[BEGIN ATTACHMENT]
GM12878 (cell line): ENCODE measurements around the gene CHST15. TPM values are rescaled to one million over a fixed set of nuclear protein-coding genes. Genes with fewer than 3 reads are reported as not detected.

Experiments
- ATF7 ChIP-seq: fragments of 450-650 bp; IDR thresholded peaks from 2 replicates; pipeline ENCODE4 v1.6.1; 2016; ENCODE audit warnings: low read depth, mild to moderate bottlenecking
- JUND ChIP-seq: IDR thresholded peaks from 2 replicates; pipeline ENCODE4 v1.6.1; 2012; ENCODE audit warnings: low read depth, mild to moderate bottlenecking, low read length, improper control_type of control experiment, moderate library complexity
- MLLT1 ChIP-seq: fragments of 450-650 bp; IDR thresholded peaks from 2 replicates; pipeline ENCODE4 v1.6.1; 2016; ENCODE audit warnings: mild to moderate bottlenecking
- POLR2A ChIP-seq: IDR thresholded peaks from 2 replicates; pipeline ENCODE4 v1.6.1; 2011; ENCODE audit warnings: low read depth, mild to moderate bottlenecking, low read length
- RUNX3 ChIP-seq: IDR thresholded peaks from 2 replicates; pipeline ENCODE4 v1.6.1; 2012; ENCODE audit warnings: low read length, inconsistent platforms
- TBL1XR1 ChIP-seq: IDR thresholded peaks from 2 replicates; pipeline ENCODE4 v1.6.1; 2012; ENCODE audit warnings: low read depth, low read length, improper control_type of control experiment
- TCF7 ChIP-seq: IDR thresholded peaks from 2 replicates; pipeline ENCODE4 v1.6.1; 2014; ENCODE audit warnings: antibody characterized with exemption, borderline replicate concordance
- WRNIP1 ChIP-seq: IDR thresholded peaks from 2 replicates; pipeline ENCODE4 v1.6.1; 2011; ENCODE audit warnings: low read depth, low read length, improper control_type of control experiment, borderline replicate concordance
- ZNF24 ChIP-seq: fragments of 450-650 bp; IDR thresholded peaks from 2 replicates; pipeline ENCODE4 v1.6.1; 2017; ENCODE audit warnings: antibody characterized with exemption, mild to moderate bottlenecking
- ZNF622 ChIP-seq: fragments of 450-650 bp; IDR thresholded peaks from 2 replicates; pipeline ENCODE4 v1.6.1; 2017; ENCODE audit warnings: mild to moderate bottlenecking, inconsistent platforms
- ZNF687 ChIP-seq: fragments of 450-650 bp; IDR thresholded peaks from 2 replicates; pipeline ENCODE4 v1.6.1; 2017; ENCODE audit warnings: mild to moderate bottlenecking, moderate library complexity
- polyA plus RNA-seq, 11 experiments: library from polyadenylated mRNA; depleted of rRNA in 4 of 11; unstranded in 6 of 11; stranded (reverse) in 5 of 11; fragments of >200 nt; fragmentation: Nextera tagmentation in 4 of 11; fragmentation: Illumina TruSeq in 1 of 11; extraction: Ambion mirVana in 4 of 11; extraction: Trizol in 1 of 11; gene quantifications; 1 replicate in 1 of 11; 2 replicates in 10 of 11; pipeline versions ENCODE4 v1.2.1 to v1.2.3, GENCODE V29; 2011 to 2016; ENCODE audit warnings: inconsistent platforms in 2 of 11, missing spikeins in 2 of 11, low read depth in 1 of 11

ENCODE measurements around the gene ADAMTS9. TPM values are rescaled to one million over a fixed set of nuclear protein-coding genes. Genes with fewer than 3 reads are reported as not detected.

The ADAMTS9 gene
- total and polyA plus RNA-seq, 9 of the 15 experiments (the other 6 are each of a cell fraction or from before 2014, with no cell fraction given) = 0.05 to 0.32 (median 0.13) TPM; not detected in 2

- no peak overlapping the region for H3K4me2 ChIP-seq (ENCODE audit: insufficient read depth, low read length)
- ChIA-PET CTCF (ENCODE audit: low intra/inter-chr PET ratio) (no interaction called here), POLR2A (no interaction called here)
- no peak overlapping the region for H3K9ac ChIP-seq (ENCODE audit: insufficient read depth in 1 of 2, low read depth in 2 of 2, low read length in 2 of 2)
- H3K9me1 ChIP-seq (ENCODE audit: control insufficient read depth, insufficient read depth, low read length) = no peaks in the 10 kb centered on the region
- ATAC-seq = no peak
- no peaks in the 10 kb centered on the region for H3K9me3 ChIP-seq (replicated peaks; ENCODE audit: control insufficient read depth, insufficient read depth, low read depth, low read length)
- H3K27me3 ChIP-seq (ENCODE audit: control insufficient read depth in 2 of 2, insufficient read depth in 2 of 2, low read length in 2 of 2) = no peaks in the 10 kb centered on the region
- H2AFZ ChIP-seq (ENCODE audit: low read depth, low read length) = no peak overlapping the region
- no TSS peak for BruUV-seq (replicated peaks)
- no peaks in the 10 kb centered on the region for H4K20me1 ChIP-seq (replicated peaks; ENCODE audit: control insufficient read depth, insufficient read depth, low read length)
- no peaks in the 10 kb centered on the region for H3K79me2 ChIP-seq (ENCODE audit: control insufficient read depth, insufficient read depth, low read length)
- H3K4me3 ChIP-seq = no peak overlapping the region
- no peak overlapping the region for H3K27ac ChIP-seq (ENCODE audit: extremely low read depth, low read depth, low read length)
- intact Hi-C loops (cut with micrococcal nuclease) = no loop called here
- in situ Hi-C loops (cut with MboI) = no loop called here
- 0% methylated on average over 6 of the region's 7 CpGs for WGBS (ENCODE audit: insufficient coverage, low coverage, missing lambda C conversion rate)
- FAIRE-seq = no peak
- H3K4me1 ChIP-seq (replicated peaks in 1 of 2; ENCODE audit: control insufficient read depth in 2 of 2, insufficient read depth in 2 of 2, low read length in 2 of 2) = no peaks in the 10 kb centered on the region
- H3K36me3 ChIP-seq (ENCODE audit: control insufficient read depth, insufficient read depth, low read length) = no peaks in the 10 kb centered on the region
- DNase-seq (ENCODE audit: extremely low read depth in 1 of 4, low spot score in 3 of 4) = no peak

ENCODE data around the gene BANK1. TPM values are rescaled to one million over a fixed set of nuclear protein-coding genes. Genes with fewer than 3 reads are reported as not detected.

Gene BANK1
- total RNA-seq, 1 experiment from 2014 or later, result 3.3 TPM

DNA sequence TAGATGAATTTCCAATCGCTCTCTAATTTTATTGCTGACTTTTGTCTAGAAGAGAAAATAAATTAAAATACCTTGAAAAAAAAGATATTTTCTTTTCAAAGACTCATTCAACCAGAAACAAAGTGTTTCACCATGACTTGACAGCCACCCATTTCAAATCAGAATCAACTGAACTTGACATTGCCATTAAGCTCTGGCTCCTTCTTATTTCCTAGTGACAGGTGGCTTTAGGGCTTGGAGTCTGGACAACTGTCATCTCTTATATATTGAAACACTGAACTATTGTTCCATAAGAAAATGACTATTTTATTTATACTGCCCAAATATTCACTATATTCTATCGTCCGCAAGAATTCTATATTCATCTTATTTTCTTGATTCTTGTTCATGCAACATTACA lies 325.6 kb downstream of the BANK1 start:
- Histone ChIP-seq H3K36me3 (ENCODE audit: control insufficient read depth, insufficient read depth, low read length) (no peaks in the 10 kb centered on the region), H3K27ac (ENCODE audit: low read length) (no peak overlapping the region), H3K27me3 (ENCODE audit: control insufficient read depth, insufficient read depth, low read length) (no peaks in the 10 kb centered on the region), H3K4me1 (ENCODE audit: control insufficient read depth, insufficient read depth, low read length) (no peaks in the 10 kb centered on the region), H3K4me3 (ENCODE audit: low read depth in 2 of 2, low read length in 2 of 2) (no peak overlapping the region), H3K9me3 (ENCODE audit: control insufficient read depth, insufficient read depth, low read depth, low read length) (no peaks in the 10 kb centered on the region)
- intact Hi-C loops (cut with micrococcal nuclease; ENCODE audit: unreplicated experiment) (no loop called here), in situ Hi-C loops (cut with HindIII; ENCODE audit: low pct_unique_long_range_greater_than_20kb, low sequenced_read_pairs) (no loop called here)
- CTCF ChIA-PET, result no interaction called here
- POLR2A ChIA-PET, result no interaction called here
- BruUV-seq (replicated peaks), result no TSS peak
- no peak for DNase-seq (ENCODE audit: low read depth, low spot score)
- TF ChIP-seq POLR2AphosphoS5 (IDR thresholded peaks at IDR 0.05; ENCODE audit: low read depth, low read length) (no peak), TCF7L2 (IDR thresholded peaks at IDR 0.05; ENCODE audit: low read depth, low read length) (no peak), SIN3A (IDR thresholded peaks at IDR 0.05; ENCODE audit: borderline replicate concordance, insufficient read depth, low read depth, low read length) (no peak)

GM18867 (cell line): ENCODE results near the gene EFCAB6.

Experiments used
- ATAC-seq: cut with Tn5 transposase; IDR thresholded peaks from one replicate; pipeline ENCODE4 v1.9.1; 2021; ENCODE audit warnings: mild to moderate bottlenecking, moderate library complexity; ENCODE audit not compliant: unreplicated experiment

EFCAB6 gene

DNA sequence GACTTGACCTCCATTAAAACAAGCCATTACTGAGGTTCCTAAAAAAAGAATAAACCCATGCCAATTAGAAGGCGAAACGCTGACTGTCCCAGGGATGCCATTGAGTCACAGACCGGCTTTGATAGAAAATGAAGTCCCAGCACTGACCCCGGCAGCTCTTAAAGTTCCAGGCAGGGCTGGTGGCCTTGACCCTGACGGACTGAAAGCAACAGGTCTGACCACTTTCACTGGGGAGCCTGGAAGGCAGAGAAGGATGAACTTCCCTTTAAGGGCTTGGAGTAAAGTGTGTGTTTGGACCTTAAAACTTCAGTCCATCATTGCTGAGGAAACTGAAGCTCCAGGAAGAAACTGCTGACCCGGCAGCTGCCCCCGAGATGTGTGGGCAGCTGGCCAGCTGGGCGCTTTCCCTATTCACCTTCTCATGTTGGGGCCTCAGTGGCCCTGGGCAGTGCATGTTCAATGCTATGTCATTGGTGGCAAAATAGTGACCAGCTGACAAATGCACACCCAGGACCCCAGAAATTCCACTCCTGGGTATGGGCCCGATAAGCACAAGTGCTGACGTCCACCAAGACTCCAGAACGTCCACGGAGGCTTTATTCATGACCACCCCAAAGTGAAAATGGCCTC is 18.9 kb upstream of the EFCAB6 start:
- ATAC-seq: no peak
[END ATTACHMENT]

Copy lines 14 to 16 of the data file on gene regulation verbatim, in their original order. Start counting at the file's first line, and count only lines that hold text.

- polyA plus RNA-seq, 11 experiments: library from polyadenylated mRNA; depleted of rRNA in 4 of 11; unstranded in 6 of 11; stranded (reverse) in 5 of 11; fragments of >200 nt; fragmentation: Nextera tagmentation in 4 of 11; fragmentation: Illumina TruSeq in 1 of 11; extraction: Ambion mirVana in 4 of 11; extraction: Trizol in 1 of 11; gene quantifications; 1 replicate in 1 of 11; 2 replicates in 10 of 11; pipeline versions ENCODE4 v1.2.1 to v1.2.3, GENCODE V29; 2011 to 2016; ENCODE audit warnings: inconsistent platforms in 2 of 11, missing spikeins in 2 of 11, low read depth in 1 of 11

ENCODE measurements around the gene ADAMTS9. TPM values are rescaled to one million over a fixed set of nuclear protein-coding genes. Genes with fewer than 3 reads are reported as not detected.

The ADAMTS9 gene